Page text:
Friday, May 25, 2012

Adams and the Transcendence of Art and Love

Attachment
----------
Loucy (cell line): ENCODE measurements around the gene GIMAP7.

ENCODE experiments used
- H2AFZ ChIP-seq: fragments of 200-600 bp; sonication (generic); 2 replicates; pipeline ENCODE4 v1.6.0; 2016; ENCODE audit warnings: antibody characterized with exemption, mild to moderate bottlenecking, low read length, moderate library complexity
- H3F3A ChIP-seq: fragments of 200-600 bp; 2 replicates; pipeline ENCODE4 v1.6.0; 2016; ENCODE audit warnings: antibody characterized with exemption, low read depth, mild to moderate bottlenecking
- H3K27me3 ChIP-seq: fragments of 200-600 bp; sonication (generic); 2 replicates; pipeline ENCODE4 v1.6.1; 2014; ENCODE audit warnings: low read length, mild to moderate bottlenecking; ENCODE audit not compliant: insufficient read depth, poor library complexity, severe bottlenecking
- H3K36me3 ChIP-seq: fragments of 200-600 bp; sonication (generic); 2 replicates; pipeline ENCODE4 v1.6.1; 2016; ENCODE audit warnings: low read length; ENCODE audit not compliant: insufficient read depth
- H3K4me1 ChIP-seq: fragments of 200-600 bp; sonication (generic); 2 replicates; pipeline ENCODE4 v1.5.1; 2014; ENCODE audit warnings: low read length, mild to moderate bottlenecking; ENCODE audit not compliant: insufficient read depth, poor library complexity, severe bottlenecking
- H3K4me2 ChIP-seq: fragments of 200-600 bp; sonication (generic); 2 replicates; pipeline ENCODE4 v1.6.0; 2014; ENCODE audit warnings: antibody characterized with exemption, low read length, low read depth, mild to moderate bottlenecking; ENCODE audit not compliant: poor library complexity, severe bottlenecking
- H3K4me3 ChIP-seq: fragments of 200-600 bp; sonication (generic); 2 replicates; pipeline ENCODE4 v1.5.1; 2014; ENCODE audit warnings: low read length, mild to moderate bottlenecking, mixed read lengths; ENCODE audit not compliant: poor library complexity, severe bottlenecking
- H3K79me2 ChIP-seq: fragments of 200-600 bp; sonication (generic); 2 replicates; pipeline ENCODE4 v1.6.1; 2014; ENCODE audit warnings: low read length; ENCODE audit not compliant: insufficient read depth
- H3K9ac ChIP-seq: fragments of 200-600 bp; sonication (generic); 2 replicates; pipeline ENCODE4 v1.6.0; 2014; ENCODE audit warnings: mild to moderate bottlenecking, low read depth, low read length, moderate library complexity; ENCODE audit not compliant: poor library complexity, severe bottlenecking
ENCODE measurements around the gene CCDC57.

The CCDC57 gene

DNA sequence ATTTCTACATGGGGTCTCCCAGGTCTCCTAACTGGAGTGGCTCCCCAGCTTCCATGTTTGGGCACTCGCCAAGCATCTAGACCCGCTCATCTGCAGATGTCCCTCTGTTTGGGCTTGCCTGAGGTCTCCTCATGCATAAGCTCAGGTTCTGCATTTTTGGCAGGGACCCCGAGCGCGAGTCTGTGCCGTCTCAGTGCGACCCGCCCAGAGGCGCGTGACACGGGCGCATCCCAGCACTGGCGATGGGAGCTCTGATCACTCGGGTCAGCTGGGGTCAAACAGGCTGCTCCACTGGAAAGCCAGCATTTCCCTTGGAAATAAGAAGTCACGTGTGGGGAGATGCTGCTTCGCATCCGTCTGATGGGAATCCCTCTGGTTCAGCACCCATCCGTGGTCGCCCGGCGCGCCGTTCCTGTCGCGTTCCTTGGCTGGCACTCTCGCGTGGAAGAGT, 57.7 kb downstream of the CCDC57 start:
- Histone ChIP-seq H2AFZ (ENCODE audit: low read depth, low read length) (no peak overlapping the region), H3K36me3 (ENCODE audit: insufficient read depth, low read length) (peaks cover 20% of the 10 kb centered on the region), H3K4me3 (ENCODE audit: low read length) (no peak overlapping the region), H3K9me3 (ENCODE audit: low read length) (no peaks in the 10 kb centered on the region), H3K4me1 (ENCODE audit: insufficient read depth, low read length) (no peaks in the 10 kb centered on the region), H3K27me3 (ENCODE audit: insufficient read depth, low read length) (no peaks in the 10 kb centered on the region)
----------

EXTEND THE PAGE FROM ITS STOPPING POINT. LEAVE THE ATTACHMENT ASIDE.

Though he was contradictory and even condescending in his handling of Chartres and Mary, I still found myself, as I read the selections from Henry Adams, connecting with some element of his description of Chartres in relation with Mar that was aided, I am sure, but the elegance of his writing, but not explained by it.  Perhaps my biases as someone who is herself religious and who finds religion, for all its foibles, to be deeply beautiful, but when he spoke lovingly of Chartres and Mary, I felt I was hearing something authentic, something that was being covered up in the infantilizing and dismissiveness.  There is a category in which a few things fall that are deemed by most to be beyond the ability of words to describe—they are somehow transcendent.  Art and love both fall in this category.  Religion also often does for those who take it seriously as a category of experience; in modernity, however, religion had no place in this category. Religion in modernism was understandable, reducible, and dismissible.  It was the pre-scientific way of trying to understand and interact with the world; it was an earlier step in development that was perhaps useful at the time, but now, has been utterly surpassed.  And just as adults can no longer fully understand and appreciate their childish worldview now that they have grown beyond it and have developed a rational mind, so too can people in modernity experience religion as those who lived before this supposed development of rationality.  Adams believed this so completely that he even saw science as replacing religion as a moral force. As we see now, from our postmodern perspective in a world in which religion did not die at the feet of science and science has not proved to have limitless explanatory power, the reductionist approach of modernity is not satisfying, not complete—religion cannot be so easily explained away.   In my reading of Adams, he experienced this shortcoming of modernity in Chartres.